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MT 8 May 2017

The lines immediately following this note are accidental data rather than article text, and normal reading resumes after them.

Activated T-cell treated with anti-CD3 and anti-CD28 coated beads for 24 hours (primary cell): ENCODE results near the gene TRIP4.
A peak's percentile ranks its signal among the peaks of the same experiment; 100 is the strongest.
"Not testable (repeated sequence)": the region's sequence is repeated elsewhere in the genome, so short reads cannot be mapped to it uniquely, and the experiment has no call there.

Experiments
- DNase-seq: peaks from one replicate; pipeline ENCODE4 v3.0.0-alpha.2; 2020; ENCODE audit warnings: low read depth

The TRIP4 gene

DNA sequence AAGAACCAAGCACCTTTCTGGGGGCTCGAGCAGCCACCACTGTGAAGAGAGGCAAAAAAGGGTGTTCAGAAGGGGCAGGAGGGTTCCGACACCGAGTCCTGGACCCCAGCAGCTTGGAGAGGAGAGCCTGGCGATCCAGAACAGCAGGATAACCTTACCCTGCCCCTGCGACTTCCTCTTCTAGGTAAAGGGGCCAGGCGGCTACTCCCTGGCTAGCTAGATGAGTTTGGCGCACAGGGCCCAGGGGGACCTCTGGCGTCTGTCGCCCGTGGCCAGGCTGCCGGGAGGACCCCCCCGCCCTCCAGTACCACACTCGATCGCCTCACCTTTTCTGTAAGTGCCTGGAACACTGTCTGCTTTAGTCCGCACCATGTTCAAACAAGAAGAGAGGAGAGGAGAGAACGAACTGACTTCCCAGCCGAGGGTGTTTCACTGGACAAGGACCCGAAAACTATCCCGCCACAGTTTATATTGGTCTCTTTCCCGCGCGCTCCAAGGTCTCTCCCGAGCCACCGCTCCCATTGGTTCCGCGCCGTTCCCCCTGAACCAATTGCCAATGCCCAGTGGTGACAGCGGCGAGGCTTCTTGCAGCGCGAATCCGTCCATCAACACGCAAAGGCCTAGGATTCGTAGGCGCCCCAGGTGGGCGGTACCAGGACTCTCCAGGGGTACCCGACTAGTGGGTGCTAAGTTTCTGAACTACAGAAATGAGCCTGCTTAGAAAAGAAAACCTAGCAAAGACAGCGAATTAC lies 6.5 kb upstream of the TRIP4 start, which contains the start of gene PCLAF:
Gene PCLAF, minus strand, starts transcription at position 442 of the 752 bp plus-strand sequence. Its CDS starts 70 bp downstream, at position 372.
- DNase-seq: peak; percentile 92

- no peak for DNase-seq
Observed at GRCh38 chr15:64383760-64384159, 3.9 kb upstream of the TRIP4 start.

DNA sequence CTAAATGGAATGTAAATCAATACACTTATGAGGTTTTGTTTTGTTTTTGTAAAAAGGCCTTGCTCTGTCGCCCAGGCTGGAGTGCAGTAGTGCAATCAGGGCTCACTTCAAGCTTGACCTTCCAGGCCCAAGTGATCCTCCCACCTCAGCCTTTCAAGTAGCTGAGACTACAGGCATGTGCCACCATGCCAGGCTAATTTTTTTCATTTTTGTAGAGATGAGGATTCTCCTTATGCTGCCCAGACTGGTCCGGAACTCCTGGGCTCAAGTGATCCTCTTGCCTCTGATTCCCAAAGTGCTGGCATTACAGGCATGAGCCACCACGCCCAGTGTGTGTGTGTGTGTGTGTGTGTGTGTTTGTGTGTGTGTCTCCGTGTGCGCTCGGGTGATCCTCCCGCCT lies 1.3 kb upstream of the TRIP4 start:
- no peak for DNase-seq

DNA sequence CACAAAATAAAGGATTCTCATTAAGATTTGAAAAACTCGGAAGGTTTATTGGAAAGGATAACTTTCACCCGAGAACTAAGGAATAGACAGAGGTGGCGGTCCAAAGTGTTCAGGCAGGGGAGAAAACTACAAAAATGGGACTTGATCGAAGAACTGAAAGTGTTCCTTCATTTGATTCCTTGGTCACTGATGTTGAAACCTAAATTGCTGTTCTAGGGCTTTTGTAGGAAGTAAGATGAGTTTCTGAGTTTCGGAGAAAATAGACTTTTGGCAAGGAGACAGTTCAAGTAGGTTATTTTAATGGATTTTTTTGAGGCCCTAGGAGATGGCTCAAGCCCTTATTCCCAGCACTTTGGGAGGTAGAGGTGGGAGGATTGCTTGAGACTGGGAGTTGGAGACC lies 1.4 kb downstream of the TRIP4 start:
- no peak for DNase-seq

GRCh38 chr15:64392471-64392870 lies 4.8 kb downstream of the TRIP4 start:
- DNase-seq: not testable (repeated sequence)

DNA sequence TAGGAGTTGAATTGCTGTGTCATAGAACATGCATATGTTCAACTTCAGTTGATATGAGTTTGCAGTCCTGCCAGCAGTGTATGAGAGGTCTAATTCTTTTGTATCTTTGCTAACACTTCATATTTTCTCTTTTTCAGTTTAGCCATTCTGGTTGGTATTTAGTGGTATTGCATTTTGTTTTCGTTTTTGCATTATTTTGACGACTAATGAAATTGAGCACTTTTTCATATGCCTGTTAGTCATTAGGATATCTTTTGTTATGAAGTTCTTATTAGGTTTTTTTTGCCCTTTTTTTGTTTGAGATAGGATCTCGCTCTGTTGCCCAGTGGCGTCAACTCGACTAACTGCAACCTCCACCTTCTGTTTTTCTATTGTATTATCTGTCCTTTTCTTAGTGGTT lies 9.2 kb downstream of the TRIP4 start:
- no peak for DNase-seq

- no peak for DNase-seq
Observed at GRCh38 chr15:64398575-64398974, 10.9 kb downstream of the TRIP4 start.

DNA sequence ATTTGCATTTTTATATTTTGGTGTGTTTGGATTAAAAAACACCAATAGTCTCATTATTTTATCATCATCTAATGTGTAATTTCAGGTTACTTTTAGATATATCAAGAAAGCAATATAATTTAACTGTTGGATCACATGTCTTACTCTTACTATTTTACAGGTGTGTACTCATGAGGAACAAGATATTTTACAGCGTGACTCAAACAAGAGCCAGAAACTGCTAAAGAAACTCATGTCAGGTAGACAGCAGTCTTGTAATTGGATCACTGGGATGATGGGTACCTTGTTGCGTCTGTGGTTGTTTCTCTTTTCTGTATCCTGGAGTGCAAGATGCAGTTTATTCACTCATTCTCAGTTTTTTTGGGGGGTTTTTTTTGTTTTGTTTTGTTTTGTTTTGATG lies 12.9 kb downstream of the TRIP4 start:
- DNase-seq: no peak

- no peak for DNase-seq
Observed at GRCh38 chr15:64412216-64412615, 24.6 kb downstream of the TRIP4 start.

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maltatoday, MONDAY, 8 MAY 2017 News 9 Simon Busuttil's strengths Honesty Although he might be judged as being somewhat naive Busuttil comes across as a decent and likeable man and his promise of cleaning up Maltese politics sounds as genuine as it is preposterous. "I can promise honesty in politics, something Muscat can't do because he has lost all integrity," Busuttil said last week. By delivering honest poli- cies, Busuttil promises to be "different" both from past Nationalist governments and from the present govern- ment. Busuttil – who still trails Muscat in public opin- ion polls – has for the past four years projected himself as a "different" kind of lead- er. Although honesty is not high up on the electorate's list of priorities, not even the most fervent Labour sup- porter can say that Busuttil is dishonest. This might change along the course of the campaign as Labour will definitely at- tempt to tarnish his reputa- tion. Thanks to his sobriety and cordiality Busuttil has been the most approachable PN leader in recent history and his attempts to build bridges with the media, civil society and former PN voters are ad- mirable. Under his leadership the PN has also bound itself to strict governance standards and addressing the crowds on 1 May, Busuttil said constitu- tional reform would clean up politics once and for all, ensuring state institutions were free to operate as they should. Busuttil's major accom- plishment was to relate good governance to sound eco- nomic, environmental and social policy. Facing criticism that good government may not be enough to win the gener- al election if the economy continues to perform well, Busuttil has underlined the importance of having inde- pendent institutions in en- suring that economic growth does not simply benefit the few. "Without good governance we will not have an economy for the people but an econo- my benefitting the few," Bu- suttil said recently. Making the PN electable again When Busuttil was elected PN leader four years ago few would have thought that he would have a fighting chance to become Prime Minister given the magnitude of the defeat and the shape the PN was in. He inherited a virtually bankrupt party, a largely dispirited grassroots and a party which was still reeling from the divisions exposed by the divorce referendum fiasco. That the PN is back in with a chance despite starting with an 18,000 vote disad- vantage is mostly thanks to Labour's own goals and Pan- amagate. However, despite doubts on his leadership Busuttil has tightened his grip on the PN and after a slow start he has now complete control on the party's internal organs. In his first few months at the helm of the party, Busut- til struggled to assert him- self and there was talk of an internal revolt, especially af- ter losing the 2014 European elections with a similar mar- gin to the 2013 general elec- tion, though the two parties shared the number of candi- dates. But the defeat allowed Bu- suttil to affirm his control on the party and this al- lowed the party to regroup and straighten up the party's finances. Although the PN still lags behind the Labour Party fi- nancially and logistically, Busuttil has transformed the party and has a fight- ing chance to become Prime Minister in four weeks' time. Simon Busuttil's weaknesses Leadership Busuttil has often been ac- cused of lacking personality, boldness, ruthlessness and the leadership qualities to convince people that he can be Prime Minister. He undermined his leader- ship by failing to assert him- self during the first months in office, especially in the civil unions vote in which the opposition abstained. The hunting referendum also exposed his lack of lead- ership in which he voted in favour of the derogation de- spite later saying he is "per- sonally not in favour of bird killing." For Busuttil the challenge is to be perceived as an author- itive rather than authoritar- ian leader. But this depends on other factors including the quality and credibility of his front bench and the advi- sors around him. Also, one of Busuttil's major weaknesses is his dismissive approach towards those who disagree with him. Just as his gentle disposition may be his best character traits, a sense of self-righteousness (often perceived as a sense of supe- riority that is misplaced in view of his party's past bag- gage) is definitely his worst trait. Credibility The PN comes from 25 years of office, which inevi- tably come with a baggage, which weighs heavily on Bu- suttil who is still perceived as a weak leader, a sort of latter-day Sisyphus whose burden is too heav y for him to bring to the top of the mountain. Busuttil's problem most- ly stems from his inability to deal with the two major problems confronting the PN: Muscat's repositioning of his party as a liberal albeit more cronyist version of Ed- die Fenech Adami's Nation- alist Party, and the sheer fact that electoral cycles in Malta tend to condemn losing par- ties to 10 years in opposition. All this goes beyond Busut- til's personal charisma. Muscat has clearly occu- pied the same ideological space associated with past PN governments. When it comes to development poli- cies and privatisation, Mus- cat is more like a Nationalist on steroids than a socialist. Since the PN in essence re- mains a party of the centre right (aligned to the Euro- pean People's Party) there is a limit to how far it can posture itself as centre-left without losing its own au- thenticity. Moreover because of its track record in office, on issues such as the environ- ment, the PN is not benefit- ting from rebellion against Labour's shift to the right. The PN has already spelt its economic vision in a docu- ment presented in 2015, but while the document scored well in terms of a vision for the future, it lacked beef – especially on how wealth would be redistributed un- der a PN government. vs Simon Busuttil fourteenth in Maltese history. How do the two contenders measure up? Jurgen Balzan reports Simon Busuttil Age: 48 Position: Nationalist Party leader since 2013 Previous job: Member of the European Parliament Job before politics: Lawyer, journalist Education: St Aloysius College, University of Malta and University of Sussex Busuttil inherited a bankrupt party still reeling from divisions exposed by the divorce referendum fiasco. That it is back in with a chance is mostly thanks to Labour's own goals